From the MN Broadband Coalition…
2021 MN Rural Broadband Coalition Legislative Report
Good morning all. I hope you had a wonderful Independence Day weekend. The Legislature passed and Gov. Tim Walz signed a new two-year budget in the final days of June. It took a convoluted 6-month process to get the deal done, what MPR News aptly described as a “long, strange trip.” Both the regular and special sessions were conducted remotely, and the public and lobbyists had little, if any, access to lawmakers or staff in person. To top it off, Republicans and DFLers each control a chamber of the Legislature. (Fun fact: Minnesota is the only divided Legislature in the country!)
Despite these challenges, the Legislature got their job done before a government shutdown on July 1. Before we break down the broadband funding and policy, here are some topline issues for you.
- $52 billion two-year budget.
- Tax cuts for businesses receiving PPP loans as well as affordable housing construction.
- 2.45% general formula increase for school funding in the first year, 2% increase in the second year.
- Police reforms, including banning traffic stops for expired tabs or broken turn signals, reduced use of no-knock warrants, and releasing police bodycam footage of deadly force incidents to the deceased’s family within 48 hours.
- Ending the governor’s peacetime emergency powers.
It was a spirited battle between the DFL and Republicans all the way to the end, but they were able to compromise and work together to get a budget that shows bipartisanship is not dead in the State of Minnesota.
Broadband Program Receives $70 million
Of course, the very best news to come out of the 2021 Legislative Session is that the Border-to-Border Grant Program will receive $70 million over the next two years. This is the single-largest investment in the program’s history. Funding was included in the Omnibus Jobs and Economic Development Bill that passed the House 71-62 and the Senate 51-15. The funding will be evenly divided over the next two years.
The funding will come from the American Rescue Plan Act’s Capital Projects Fund. The Office of Broadband Development at DEED must apply to receive the funds from the federal government. Full guidance on the program requirements and application process is forthcoming from the U.S. Treasury.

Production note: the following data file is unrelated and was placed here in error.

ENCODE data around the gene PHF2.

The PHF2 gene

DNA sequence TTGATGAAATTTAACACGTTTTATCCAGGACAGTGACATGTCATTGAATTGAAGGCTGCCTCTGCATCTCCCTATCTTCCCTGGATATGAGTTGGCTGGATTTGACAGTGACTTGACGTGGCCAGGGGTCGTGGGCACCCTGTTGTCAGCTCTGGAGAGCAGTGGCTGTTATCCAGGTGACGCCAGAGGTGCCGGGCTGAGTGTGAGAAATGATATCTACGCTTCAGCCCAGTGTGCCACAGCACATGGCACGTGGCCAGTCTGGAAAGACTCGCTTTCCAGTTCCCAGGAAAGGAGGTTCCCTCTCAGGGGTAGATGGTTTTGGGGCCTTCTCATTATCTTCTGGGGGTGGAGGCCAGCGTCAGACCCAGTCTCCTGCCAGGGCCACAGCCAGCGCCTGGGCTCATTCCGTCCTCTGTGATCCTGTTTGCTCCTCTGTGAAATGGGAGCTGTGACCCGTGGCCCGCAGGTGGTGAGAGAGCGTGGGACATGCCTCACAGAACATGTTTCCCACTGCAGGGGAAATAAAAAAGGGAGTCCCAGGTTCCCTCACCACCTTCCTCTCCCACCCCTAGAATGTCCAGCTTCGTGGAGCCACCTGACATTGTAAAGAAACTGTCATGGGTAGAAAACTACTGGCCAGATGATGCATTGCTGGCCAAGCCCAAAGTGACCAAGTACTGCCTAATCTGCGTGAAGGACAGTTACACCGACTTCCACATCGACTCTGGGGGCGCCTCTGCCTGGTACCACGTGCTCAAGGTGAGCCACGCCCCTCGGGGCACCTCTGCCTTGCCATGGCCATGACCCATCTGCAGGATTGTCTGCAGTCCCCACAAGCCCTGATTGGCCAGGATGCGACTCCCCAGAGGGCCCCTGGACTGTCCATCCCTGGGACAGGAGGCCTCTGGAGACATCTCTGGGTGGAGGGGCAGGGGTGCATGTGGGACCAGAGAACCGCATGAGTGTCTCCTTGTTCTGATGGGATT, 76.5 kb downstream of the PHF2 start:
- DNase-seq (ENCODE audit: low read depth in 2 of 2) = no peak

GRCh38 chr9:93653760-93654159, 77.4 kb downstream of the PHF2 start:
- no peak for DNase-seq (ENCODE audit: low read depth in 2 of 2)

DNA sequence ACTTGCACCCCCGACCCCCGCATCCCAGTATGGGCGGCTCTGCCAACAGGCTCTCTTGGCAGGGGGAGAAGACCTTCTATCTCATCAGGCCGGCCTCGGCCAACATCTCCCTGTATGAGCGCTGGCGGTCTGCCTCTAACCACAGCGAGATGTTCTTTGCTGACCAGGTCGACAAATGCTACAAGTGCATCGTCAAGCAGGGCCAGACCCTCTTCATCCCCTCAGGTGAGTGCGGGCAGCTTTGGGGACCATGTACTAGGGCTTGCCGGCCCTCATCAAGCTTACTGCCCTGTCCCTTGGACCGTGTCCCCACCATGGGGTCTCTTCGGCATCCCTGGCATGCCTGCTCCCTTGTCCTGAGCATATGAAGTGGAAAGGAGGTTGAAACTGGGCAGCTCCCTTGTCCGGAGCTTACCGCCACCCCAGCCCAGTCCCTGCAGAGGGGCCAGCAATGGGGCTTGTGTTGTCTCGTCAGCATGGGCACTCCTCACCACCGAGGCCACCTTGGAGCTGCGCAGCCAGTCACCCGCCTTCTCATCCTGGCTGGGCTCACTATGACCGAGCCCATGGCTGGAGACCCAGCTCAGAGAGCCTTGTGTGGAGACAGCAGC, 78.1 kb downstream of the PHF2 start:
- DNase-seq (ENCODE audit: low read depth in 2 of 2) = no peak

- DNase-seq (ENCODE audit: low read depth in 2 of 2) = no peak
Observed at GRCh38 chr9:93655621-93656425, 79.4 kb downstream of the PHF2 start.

The coronavirus pandemic showed us what rural Minnesotans have long known to be true: everyone needs access to reliable, high-speed broadband internet. Continued funding of the Border-to-Border program means we will come closer to achieving the state’s statutory speed goal of 100mbps download by 20mbps upload by 2026.
Why the Capital Projects Fund?
This pot of money is different than the State and Local Fiscal Relief funding the federal government sent to Minnesota. The Treasury is not just cutting the state a check. The state must apply to the Treasury outlining all the ways it plans to use the money and request the funds. We believe the Treasury may have stricter standards—whether that’s speeds, technology, or other aspects—than even our grant program. That’s why legislators included language that allows DEED to have a one-time temporary waiver to change the Border-to-Border Grant Program’s rules to comply with federal standards. The last thing we wanted to happen was to have the state’s application rejected for non-compliant state rules. That would be a disaster and likely mean no funding for the upcoming grant cycle.
No Policy Changes or Funding Carveouts to Grant Program!
The Coalition was able to successfully push back against several proposed policy changes as well as protect the fund from carveouts for specific technologies. There were two major proposed changes this year.
First, the proposed addition of “fixed wireless” to the statutory definitions of broadband moved through the committee process in the Senate this year and was included in the Agriculture Conference Committee discussions. However, the House did not support this provision and did not give the bill a hearing during the early part of the legislative session.
Another provision from the Senate would have prevented communities covered by preliminary RDOF auctions from receiving state grant money. As you know, the RDOF program still has not announced its review of long-form applications nor has it sent any money to Minnesota to start building. The Coalition sent a letter to the Office of Broadband last fall asking them to ignore preliminary RDOF auction areas when determining who would receive Border-to-Border grants. Unfortunately, as you know, that request was denied and RDOF areas were locked out of the state grant program. The Senate proposal to put that practice into statute was not included in any bill that passed the Legislature this year.
Rural Electric Easements for Broadband
The Minnesota Rural Electric Association and several other groups successfully advocated for their proposal to allow broadband infrastructure on existing electrical easements. MREA worked with the Association of Minnesota Counties and the League of Minnesota cities, among other organizations to tighten up the language and get it in shape so it could pass both chambers. It was included in the Omnibus Commerce Bill.
Debate Next Year on Pole Attachment Rates
Minnesota Cable Communications Association raised issues with the price of attaching broadband infrastructure to electrical poles, particularly in rural areas, during the debate over the easements bill. Rep. Rob Ecklund, Rep. Jordan Rasmusson, and Rep. Zack Stephenson all agreed during the House floor debate on the easements bill that this would be an issue they will work on next year during the 2022 Legislative Session. The Coalition should be prepared to look at this legislation and discuss it during a legislative committee meeting before next session.